Think’s Human Factors approach delivers real safety benefits, increased efficiency and reduced costs through improved Human Performance. We use Human Centred Design principles, tools and methodologies to integrate Human Factors in the project life-cycle, support concept development and deliver cost-efficient solutions into operations.
THE ROLE OF HUMAN FACTORS WITHIN ATM
Within any ATM operational system, smooth interaction between users and other components is critical in delivering an effective, safe and cost-efficient day-to-day service to aircraft. These effective system interactions are especially important when implementing new solutions to maximise the performance benefits.
The consideration of Human Factors throughout all phases of concept development and implementation enables the timely identification of any potential issues while still in the early stages. This both mitigates additional costs where possible and provides full opportunity to capitalise on staff’s expert insight to improve final solutions.
In the latter stages of maturity, Human Performance Assessment applied within the validation process can ascertain overall usability, confirm human performance benefits such as optimal workload and enhanced situational awareness, and identify key considerations for the transition into operations. Once a solution is in place, periodic follow-up assessments monitor performance trends and highlight any interoperability issues.
At Think, we have a history of incorporating a human-centric approach into everything we do. Integration of Human Factors yields the most value when applied from initial concept development through to post-implementation support. It is only through the consistent involvement of the end users that a solution can be introduced without unexpected negative impacts to Human Performance and user acceptability. By confirming that the demands of the solution fall within the bounds of human capabilities, a crucial change process can be considerably de-risked.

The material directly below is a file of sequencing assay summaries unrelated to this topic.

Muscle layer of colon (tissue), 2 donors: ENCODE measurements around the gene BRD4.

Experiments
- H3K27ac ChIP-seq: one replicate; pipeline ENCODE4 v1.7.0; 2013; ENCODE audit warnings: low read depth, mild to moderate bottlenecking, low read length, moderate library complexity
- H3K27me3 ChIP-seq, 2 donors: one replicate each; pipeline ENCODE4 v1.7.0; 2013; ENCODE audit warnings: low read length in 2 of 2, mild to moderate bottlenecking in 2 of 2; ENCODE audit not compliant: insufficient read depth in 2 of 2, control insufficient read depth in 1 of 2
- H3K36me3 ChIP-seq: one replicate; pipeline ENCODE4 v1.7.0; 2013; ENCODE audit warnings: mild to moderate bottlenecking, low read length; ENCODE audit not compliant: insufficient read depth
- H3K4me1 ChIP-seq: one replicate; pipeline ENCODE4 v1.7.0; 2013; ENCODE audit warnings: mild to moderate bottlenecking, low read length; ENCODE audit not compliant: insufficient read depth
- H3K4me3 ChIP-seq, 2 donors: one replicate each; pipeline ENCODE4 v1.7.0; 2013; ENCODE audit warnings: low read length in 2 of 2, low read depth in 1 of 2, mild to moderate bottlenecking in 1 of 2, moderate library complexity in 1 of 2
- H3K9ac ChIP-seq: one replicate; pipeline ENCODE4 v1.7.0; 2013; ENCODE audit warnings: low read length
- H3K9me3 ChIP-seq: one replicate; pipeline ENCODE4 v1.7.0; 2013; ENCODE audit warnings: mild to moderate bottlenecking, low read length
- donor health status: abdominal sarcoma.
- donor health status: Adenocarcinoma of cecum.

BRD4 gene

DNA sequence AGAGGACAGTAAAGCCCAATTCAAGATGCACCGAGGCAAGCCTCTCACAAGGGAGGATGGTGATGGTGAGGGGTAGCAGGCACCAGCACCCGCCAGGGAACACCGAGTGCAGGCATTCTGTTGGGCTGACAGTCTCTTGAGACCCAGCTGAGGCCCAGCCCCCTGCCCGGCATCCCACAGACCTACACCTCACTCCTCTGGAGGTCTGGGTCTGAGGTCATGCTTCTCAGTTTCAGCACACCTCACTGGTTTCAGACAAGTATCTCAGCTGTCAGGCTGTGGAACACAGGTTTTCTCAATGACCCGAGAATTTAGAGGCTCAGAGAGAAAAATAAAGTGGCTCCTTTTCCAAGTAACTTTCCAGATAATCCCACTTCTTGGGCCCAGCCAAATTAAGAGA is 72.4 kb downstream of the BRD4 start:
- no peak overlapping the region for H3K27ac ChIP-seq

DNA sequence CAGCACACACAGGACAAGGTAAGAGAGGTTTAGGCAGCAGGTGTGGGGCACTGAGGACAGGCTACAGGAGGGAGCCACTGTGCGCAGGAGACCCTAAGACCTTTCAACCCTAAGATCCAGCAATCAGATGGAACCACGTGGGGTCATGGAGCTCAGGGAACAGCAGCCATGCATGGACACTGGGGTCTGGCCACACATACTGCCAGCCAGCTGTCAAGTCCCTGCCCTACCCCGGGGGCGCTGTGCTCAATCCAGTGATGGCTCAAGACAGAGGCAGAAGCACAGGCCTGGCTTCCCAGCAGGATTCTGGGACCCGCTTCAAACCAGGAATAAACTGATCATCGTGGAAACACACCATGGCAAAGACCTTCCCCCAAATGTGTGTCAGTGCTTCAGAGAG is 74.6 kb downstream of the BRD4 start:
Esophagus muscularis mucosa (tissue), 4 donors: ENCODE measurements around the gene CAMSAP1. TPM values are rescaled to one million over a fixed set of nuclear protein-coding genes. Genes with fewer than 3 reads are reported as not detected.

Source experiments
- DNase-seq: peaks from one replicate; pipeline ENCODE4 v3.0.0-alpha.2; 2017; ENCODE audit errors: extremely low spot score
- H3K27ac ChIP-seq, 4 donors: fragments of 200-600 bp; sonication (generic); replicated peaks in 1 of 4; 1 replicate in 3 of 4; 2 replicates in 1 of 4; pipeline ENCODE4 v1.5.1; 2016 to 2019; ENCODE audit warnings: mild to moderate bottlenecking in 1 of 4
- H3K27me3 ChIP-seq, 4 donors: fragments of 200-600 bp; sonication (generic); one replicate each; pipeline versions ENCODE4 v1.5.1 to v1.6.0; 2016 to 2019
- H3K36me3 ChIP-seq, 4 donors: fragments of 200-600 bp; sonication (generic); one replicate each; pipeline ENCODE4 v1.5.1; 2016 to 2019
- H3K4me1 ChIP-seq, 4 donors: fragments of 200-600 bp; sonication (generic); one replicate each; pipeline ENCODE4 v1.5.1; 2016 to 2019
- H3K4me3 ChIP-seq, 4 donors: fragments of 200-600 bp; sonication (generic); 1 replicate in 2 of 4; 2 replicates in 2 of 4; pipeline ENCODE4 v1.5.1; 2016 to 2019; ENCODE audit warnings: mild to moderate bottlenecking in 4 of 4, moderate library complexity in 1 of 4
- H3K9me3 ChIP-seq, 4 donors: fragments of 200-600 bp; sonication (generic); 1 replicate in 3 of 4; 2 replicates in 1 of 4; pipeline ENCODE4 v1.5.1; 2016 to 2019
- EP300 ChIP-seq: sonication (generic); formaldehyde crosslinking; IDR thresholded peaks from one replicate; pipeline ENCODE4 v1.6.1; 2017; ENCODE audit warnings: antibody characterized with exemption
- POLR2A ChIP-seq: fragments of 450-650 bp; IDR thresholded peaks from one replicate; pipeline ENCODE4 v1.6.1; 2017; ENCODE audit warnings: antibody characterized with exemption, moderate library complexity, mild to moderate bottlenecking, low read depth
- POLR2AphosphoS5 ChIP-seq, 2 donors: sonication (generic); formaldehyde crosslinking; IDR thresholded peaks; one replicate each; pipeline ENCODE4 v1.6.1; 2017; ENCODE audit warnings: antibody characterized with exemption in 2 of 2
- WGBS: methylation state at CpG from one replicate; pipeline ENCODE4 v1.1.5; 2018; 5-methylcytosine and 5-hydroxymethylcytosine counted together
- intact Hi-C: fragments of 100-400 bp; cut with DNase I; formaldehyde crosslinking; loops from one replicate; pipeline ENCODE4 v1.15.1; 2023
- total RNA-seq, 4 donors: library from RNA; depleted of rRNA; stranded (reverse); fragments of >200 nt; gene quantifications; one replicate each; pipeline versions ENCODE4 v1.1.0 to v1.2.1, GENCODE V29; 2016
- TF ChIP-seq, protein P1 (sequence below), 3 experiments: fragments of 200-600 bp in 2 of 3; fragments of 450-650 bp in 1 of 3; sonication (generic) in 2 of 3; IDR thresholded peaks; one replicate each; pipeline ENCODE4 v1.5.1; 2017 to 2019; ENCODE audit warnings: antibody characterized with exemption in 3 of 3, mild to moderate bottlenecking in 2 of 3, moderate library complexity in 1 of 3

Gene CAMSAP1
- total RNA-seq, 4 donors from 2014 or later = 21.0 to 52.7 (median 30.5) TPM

By including Human Factors experts in your project team, we can develop a tailored user-centred methodology to ensure that the human operator will benefit from the solution rather than be hindered by it. This involves regular consultation with users and stakeholders to positively direct and prioritise development. This role later shifts to assessment at increasing levels of fidelity to expose any shortcomings in the human-machine interaction. This may range from workshops and paper exercises, to real-time simulation and shadow-mode trials, depending on the solution’s characteristics. We can provide the assurance you need as to whether your investment will bear fruit in the form of overall benefit to operations.
HCD METHODS EXPLORATION
Through a pursuit of the Human-Centred Design (HCD) approach, a vast number of methodologies have been developed by Human Factors practitioners. As part of our support to ATM clients, we either identify the ideal methods or develop a novel methodology where appropriate to generate the outputs needed to recommend the optimal decision supported by robust evidence. The interactive exploration below gives an appreciation of the HCD methods best suited at each stage of ATM development.
The information resources below have been assembled to provide insight into how human factors can be used to reduce risk throughout the key phases of development and implementation. We will add further presentations dealing with emerging topics of importance to our prospective clients.
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Validation exercises require resources such as ATCO participation and sim facilities but also demand a heavy investment in concept prototyping and iteration. This makes it critical that the validation data generated through each activity of the validation exercises is appropriate and supports the arguments.